The logistics of the D2C model focus on selling the products directly to consumers without wholesalers and other third-party retailers. This strategy has fostered the growth of platforms like Shopify while helping numerous online brands to sell their products directly to end customers. Brands like Nike, Allbirds, and Peloton Interactive have been stepping up to D2C strategy while finding new ways of delivering products directly to the customers without compromising customer experience.
Retailers are using transport equipment as their mobile warehouses
Companies flushing out with inventories and lack of warehouse space are increasingly turning their truck trailers, shipping containers, and parking lots into ad hoc arrangements for coping with the ongoing disconnect between demand and supply.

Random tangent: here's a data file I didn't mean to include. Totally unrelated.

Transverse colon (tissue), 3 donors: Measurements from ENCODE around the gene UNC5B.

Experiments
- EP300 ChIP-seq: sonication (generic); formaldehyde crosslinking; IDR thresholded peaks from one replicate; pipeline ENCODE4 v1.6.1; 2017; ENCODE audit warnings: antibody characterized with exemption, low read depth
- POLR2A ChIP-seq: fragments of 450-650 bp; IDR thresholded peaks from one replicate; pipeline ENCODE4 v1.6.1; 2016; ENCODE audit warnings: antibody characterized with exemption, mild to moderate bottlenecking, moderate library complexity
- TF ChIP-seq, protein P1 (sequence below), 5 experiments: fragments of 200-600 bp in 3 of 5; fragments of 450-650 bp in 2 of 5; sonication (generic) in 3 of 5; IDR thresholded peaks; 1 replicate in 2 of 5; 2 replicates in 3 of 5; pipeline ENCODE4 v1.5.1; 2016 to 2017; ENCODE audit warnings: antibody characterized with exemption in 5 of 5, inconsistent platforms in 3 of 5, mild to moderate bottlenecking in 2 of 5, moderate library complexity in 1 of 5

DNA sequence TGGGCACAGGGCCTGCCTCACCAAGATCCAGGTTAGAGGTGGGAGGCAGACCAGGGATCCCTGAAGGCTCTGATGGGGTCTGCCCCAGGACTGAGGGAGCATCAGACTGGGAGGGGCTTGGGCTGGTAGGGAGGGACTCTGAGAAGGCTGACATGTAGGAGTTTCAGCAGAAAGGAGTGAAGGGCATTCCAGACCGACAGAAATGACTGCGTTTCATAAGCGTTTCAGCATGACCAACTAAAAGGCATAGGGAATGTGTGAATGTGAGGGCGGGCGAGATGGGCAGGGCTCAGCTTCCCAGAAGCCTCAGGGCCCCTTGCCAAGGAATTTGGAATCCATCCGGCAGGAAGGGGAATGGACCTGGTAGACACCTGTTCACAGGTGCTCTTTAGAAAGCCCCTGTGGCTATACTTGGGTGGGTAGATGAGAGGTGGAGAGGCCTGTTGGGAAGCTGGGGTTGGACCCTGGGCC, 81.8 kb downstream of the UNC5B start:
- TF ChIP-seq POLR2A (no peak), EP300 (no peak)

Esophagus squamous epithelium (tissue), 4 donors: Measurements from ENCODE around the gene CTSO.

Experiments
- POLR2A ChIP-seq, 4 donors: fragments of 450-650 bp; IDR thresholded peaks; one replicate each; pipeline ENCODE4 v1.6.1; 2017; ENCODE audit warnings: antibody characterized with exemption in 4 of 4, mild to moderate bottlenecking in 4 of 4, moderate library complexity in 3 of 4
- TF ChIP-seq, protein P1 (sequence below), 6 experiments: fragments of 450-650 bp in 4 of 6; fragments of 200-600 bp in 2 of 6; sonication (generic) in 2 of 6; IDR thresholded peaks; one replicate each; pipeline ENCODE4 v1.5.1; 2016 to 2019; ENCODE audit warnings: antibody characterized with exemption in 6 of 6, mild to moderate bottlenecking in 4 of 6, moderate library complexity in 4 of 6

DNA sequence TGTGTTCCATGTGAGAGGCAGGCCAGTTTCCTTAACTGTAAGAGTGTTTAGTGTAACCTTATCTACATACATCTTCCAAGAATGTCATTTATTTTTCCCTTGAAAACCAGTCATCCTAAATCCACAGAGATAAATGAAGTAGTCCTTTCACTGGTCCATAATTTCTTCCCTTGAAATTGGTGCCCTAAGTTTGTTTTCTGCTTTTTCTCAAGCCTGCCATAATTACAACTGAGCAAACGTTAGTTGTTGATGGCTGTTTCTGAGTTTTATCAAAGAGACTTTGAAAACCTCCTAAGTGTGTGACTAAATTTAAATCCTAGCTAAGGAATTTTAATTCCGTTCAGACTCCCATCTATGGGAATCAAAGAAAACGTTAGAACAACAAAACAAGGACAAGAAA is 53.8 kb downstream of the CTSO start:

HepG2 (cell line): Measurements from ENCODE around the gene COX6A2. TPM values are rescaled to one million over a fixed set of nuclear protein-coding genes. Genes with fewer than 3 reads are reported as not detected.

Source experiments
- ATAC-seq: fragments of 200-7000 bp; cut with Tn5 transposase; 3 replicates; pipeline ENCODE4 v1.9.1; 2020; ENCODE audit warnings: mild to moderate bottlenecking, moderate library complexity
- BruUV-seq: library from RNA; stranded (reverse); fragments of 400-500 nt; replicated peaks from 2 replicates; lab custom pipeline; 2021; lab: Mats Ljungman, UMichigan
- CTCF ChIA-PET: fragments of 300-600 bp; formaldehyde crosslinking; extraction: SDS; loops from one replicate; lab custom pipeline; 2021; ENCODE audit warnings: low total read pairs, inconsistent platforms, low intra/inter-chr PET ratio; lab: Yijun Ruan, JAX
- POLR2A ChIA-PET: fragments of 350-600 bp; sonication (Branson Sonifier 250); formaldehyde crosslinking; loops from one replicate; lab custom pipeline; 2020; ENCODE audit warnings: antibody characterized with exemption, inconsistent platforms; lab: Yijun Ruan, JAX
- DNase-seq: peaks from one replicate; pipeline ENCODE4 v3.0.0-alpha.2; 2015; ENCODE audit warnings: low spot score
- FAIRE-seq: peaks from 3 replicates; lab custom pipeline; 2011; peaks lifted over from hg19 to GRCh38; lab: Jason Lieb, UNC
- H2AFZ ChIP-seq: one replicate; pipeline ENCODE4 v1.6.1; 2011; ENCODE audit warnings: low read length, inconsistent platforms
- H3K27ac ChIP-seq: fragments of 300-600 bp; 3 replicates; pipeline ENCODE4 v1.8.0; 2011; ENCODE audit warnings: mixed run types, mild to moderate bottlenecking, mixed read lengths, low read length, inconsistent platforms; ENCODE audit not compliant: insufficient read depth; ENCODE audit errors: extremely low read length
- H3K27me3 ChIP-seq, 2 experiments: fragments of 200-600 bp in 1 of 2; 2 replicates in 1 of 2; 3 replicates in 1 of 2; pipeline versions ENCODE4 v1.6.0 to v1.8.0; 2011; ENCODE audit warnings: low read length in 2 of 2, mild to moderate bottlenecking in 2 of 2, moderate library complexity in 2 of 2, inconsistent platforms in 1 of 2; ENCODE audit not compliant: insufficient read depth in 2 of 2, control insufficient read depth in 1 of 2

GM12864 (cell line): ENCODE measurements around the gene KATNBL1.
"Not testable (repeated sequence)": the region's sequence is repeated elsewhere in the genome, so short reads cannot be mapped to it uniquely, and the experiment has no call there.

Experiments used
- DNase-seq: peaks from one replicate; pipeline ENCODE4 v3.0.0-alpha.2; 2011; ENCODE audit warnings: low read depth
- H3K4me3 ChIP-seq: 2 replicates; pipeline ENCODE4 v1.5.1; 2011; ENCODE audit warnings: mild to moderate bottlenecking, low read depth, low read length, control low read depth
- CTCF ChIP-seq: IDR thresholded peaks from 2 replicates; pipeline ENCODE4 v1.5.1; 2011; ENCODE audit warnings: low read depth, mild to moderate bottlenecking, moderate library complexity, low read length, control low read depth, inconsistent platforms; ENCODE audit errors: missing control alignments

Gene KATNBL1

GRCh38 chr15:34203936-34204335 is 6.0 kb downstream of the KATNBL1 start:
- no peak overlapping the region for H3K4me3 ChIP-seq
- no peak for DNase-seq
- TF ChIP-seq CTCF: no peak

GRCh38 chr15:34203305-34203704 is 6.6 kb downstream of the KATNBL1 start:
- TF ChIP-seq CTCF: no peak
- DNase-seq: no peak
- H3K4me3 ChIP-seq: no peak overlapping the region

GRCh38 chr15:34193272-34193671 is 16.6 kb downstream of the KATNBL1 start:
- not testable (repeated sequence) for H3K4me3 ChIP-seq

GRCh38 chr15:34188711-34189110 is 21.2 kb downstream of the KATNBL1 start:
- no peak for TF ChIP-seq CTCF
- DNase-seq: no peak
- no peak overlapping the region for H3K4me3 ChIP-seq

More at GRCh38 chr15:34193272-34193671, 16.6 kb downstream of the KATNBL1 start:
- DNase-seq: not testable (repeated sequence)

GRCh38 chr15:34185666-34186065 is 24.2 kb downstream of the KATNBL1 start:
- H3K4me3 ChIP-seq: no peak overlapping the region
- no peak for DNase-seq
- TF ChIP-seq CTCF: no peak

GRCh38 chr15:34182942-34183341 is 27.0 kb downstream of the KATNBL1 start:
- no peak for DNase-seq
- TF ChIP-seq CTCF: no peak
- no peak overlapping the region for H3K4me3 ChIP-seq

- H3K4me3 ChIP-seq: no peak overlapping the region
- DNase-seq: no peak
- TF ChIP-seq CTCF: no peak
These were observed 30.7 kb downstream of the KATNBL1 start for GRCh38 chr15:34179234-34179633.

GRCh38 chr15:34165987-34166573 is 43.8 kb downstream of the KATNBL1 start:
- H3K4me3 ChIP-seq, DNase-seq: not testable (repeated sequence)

Brands are resetting their distribution operations on the fly to maintain an uninterrupted supply chain amidst disruption in transportation networks. It leads to a shoot up rental rates of industrial properties by $8 each square foot which is 21% higher than the last year.
Retailers like Target and Macy’s are reducing prices to clear the excess inventories faster. On the contrary, few other brands divert the late arriving goods to off-price retailers like Burlington Stores and Ross Stores while pushing the inventory management problem at bay.
Repercussions on Supply Chain:
Companies stowing inventory on the transport equipment adds strain to the supply chain as it occupies the shipping containers and trucks required for moving goods, making it cynical for the carriers to reach the equipment at the right time whenever needed.
Thank you for reading! We’ll see you in the next edition of CrossDock. In the meantime, feel free to check out Hopstack’s blog where we publish interesting insights on ecommerce, warehousing, and logistics!